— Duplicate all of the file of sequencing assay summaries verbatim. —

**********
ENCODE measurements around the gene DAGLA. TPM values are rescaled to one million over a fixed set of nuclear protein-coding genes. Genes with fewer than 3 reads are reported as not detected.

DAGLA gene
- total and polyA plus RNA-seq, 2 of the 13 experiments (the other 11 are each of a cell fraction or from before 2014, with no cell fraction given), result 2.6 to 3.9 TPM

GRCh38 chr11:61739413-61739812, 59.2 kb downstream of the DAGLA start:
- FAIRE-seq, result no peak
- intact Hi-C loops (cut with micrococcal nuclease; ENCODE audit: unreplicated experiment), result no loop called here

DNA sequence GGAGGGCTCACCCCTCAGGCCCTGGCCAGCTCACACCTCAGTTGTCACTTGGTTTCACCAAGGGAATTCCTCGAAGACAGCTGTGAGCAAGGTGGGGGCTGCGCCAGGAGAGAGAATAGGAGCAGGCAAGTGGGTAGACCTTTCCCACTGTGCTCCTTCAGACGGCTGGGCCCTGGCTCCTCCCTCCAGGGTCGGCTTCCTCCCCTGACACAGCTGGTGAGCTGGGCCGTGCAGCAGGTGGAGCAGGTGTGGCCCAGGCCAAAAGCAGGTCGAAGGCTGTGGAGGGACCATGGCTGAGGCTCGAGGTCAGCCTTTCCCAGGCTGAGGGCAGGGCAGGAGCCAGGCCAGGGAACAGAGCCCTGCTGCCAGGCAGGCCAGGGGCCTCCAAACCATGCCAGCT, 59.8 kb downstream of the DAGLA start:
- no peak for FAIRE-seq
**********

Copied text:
ENCODE measurements around the gene DAGLA. TPM values are rescaled to one million over a fixed set of nuclear protein-coding genes. Genes with fewer than 3 reads are reported as not detected.

DAGLA gene
- total and polyA plus RNA-seq, 2 of the 13 experiments (the other 11 are each of a cell fraction or from before 2014, with no cell fraction given), result 2.6 to 3.9 TPM

GRCh38 chr11:61739413-61739812, 59.2 kb downstream of the DAGLA start:
- FAIRE-seq, result no peak
- intact Hi-C loops (cut with micrococcal nuclease; ENCODE audit: unreplicated experiment), result no loop called here

DNA sequence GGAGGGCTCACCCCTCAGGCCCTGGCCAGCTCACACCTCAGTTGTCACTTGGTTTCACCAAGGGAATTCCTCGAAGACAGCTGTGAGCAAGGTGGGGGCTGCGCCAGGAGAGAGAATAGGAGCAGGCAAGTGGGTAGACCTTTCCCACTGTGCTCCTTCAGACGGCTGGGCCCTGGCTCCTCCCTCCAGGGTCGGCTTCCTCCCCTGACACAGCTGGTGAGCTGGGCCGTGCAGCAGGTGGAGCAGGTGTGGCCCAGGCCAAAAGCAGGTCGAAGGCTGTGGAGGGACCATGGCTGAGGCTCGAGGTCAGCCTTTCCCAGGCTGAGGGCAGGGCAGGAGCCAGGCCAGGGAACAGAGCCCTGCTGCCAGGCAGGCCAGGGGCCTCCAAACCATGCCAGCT, 59.8 kb downstream of the DAGLA start:
- no peak for FAIRE-seq